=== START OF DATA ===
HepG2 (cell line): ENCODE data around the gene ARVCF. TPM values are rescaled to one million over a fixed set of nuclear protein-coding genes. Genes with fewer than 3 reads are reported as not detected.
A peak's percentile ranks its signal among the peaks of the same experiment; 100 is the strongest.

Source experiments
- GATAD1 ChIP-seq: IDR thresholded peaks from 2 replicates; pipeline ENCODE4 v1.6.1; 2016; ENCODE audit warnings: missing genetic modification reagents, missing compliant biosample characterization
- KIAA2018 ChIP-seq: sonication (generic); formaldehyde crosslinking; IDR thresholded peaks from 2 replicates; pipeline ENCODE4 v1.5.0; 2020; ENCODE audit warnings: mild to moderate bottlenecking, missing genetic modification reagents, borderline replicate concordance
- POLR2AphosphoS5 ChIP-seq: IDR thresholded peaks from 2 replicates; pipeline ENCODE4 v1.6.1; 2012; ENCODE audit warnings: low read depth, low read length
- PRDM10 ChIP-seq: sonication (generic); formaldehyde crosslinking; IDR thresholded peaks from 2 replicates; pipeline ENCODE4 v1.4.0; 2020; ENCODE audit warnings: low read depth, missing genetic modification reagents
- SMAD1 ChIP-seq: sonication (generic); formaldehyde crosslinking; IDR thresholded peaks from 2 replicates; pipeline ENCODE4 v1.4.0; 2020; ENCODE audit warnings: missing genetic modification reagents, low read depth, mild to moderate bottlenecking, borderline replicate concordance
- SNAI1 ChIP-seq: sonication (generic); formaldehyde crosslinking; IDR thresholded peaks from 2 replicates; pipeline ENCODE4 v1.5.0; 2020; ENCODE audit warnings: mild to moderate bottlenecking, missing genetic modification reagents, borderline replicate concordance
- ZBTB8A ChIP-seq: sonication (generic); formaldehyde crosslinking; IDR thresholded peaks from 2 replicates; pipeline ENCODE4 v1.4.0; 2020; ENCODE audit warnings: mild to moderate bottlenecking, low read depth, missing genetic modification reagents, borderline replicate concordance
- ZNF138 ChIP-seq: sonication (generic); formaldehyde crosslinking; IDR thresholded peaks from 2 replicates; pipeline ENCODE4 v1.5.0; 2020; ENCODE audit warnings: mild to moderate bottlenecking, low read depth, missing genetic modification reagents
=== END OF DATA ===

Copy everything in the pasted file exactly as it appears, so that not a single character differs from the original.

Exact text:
HepG2 (cell line): ENCODE data around the gene ARVCF. TPM values are rescaled to one million over a fixed set of nuclear protein-coding genes. Genes with fewer than 3 reads are reported as not detected.
A peak's percentile ranks its signal among the peaks of the same experiment; 100 is the strongest.

Source experiments
- GATAD1 ChIP-seq: IDR thresholded peaks from 2 replicates; pipeline ENCODE4 v1.6.1; 2016; ENCODE audit warnings: missing genetic modification reagents, missing compliant biosample characterization
- KIAA2018 ChIP-seq: sonication (generic); formaldehyde crosslinking; IDR thresholded peaks from 2 replicates; pipeline ENCODE4 v1.5.0; 2020; ENCODE audit warnings: mild to moderate bottlenecking, missing genetic modification reagents, borderline replicate concordance
- POLR2AphosphoS5 ChIP-seq: IDR thresholded peaks from 2 replicates; pipeline ENCODE4 v1.6.1; 2012; ENCODE audit warnings: low read depth, low read length
- PRDM10 ChIP-seq: sonication (generic); formaldehyde crosslinking; IDR thresholded peaks from 2 replicates; pipeline ENCODE4 v1.4.0; 2020; ENCODE audit warnings: low read depth, missing genetic modification reagents
- SMAD1 ChIP-seq: sonication (generic); formaldehyde crosslinking; IDR thresholded peaks from 2 replicates; pipeline ENCODE4 v1.4.0; 2020; ENCODE audit warnings: missing genetic modification reagents, low read depth, mild to moderate bottlenecking, borderline replicate concordance
- SNAI1 ChIP-seq: sonication (generic); formaldehyde crosslinking; IDR thresholded peaks from 2 replicates; pipeline ENCODE4 v1.5.0; 2020; ENCODE audit warnings: mild to moderate bottlenecking, missing genetic modification reagents, borderline replicate concordance
- ZBTB8A ChIP-seq: sonication (generic); formaldehyde crosslinking; IDR thresholded peaks from 2 replicates; pipeline ENCODE4 v1.4.0; 2020; ENCODE audit warnings: mild to moderate bottlenecking, low read depth, missing genetic modification reagents, borderline replicate concordance
- ZNF138 ChIP-seq: sonication (generic); formaldehyde crosslinking; IDR thresholded peaks from 2 replicates; pipeline ENCODE4 v1.5.0; 2020; ENCODE audit warnings: mild to moderate bottlenecking, low read depth, missing genetic modification reagents